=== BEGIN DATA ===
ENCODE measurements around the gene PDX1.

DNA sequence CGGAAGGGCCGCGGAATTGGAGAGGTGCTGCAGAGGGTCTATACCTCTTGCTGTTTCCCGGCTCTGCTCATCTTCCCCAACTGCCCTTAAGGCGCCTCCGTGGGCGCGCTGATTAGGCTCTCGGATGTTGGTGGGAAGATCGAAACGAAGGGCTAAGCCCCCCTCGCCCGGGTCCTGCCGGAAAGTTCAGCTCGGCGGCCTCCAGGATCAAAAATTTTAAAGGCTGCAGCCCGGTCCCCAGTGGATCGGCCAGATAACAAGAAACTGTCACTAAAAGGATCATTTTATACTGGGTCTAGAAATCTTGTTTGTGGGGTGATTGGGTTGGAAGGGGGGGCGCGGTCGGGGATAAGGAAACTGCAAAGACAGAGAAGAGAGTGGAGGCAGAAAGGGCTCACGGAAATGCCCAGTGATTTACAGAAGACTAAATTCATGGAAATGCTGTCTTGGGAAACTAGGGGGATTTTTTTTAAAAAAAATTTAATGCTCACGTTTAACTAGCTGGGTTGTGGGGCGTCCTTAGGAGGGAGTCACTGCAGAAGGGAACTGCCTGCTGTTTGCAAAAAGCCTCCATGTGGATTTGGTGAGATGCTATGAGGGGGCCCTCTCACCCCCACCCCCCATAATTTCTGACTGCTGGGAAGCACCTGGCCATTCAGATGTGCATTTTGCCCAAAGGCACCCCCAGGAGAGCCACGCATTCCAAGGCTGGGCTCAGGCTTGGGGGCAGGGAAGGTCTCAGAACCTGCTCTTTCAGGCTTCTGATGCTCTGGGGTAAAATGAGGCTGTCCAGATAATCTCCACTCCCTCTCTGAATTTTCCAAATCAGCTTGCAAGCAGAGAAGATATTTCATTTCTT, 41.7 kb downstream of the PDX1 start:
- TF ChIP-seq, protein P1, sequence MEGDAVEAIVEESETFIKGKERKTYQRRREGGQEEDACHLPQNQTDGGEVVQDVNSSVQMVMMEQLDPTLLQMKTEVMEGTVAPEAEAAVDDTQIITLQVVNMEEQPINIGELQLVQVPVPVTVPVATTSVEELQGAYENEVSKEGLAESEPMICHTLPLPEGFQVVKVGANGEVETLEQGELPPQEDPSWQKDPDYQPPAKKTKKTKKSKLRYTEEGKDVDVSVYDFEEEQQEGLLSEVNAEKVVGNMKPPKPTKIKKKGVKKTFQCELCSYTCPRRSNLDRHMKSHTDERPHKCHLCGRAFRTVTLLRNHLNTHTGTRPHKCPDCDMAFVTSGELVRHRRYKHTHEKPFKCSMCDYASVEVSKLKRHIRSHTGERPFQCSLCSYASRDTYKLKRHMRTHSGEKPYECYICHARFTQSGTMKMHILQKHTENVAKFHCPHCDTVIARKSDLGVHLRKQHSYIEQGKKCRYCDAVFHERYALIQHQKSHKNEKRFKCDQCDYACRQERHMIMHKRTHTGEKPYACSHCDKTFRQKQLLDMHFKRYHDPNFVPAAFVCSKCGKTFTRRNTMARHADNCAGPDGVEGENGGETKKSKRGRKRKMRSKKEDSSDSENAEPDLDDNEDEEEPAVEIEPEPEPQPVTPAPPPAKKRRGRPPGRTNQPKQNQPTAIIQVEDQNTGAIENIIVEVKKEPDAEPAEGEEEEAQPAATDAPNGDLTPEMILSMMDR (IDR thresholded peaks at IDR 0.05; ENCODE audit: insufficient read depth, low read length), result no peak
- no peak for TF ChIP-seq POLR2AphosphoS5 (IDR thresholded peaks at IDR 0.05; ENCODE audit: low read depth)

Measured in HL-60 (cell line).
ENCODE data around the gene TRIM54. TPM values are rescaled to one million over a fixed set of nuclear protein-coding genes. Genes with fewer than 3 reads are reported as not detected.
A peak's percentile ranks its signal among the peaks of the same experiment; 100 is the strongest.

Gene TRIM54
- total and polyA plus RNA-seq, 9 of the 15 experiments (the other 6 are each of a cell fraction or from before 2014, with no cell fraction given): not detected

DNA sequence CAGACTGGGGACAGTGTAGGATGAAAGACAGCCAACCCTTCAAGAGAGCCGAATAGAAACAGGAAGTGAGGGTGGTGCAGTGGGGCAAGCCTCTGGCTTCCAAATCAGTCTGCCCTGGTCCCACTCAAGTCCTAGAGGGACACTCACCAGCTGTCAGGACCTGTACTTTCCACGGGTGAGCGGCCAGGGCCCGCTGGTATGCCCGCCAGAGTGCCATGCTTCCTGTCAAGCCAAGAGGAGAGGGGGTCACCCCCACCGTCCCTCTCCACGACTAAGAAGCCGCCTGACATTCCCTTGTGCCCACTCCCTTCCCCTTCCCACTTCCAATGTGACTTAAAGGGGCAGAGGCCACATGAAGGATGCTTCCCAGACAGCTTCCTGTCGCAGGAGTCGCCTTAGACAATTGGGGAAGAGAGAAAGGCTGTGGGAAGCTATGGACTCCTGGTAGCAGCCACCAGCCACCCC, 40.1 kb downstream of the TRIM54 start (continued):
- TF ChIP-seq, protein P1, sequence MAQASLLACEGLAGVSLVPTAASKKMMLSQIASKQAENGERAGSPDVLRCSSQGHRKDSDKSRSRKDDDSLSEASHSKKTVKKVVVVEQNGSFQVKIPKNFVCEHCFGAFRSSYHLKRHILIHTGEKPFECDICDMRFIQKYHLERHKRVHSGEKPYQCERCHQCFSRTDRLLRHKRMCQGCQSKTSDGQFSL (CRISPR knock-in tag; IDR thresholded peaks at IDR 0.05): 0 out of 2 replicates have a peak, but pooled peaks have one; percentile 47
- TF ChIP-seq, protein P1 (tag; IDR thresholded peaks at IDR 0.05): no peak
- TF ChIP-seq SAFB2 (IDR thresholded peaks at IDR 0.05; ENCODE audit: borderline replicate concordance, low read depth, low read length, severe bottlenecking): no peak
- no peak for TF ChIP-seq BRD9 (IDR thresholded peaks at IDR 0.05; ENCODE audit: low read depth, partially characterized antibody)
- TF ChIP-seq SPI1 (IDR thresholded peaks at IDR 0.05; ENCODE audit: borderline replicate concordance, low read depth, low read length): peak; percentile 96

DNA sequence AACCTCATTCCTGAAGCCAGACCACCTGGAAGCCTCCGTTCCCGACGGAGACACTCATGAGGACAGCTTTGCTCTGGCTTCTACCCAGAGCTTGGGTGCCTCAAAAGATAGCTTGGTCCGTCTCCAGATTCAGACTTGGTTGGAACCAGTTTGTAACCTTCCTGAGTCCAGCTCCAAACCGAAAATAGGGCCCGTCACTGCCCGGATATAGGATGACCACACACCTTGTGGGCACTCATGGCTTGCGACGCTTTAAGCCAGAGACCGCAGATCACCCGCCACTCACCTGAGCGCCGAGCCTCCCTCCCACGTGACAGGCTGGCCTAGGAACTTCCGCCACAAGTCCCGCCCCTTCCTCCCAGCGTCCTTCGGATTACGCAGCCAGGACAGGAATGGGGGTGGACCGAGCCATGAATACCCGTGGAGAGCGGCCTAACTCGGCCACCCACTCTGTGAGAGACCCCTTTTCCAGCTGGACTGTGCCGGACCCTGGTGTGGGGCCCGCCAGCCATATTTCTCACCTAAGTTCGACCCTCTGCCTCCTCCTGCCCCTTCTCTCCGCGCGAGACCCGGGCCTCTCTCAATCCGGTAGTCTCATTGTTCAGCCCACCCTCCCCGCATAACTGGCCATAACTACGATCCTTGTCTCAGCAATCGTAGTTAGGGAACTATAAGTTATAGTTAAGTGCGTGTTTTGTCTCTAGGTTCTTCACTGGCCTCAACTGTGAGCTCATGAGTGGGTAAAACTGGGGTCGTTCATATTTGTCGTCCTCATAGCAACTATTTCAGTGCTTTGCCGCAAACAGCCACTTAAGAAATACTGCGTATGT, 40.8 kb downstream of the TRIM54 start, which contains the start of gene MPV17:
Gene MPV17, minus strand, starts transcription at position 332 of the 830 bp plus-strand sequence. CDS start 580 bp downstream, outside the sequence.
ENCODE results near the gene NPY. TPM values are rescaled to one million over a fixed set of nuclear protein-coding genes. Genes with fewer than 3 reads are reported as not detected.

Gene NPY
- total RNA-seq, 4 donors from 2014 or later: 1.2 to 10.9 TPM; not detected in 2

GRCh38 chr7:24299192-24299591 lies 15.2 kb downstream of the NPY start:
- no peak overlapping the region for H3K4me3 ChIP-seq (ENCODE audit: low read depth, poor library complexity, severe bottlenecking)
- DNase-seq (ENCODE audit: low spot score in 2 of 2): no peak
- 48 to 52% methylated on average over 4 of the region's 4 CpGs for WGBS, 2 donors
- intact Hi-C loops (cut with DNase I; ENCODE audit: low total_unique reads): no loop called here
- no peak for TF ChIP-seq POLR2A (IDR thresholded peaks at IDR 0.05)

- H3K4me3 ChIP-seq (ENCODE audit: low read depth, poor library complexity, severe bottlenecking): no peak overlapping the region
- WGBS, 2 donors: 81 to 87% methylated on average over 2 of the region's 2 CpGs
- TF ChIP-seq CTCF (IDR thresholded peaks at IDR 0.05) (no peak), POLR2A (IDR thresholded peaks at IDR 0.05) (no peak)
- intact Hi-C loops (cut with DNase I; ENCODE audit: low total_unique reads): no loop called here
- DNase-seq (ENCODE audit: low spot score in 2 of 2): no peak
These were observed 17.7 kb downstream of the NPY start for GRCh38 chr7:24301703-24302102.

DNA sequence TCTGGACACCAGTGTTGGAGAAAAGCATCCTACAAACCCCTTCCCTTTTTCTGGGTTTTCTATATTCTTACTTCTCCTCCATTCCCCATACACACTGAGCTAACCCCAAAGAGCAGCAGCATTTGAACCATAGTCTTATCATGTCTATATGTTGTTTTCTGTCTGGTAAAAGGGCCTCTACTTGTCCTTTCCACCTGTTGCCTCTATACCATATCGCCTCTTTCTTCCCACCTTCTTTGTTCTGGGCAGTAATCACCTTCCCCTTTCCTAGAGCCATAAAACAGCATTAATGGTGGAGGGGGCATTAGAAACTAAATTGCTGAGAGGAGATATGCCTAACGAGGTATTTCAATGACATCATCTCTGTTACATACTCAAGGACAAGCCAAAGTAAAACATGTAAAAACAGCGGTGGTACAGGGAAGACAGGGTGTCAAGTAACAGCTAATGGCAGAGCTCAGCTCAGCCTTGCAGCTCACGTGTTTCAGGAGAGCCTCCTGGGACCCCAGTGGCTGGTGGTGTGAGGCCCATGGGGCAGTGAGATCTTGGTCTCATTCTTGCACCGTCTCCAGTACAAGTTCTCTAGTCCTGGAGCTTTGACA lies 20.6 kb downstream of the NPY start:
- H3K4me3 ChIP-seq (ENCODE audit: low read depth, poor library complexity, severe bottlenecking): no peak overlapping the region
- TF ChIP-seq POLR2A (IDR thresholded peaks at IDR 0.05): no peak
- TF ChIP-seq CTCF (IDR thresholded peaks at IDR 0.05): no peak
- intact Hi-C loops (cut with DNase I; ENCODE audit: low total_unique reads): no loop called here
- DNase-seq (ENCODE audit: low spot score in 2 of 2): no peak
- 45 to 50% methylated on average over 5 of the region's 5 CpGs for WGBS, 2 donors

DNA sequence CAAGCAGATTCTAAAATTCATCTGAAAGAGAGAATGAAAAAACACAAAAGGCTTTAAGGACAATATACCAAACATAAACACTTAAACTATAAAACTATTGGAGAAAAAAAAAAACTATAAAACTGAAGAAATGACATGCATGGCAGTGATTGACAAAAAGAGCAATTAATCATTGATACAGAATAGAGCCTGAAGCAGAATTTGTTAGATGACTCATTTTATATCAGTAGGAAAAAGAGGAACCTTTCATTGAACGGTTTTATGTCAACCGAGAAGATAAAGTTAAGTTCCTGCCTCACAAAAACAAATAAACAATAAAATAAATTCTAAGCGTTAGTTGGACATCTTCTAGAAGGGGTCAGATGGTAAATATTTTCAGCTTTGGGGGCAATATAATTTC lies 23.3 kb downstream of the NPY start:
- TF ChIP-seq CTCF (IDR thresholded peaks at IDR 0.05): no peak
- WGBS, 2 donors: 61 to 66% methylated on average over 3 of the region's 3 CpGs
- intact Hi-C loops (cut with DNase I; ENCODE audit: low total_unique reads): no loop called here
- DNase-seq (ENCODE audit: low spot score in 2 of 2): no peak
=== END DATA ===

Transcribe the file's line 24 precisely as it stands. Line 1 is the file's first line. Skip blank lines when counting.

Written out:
- 48 to 52% methylated on average over 4 of the region's 4 CpGs for WGBS, 2 donors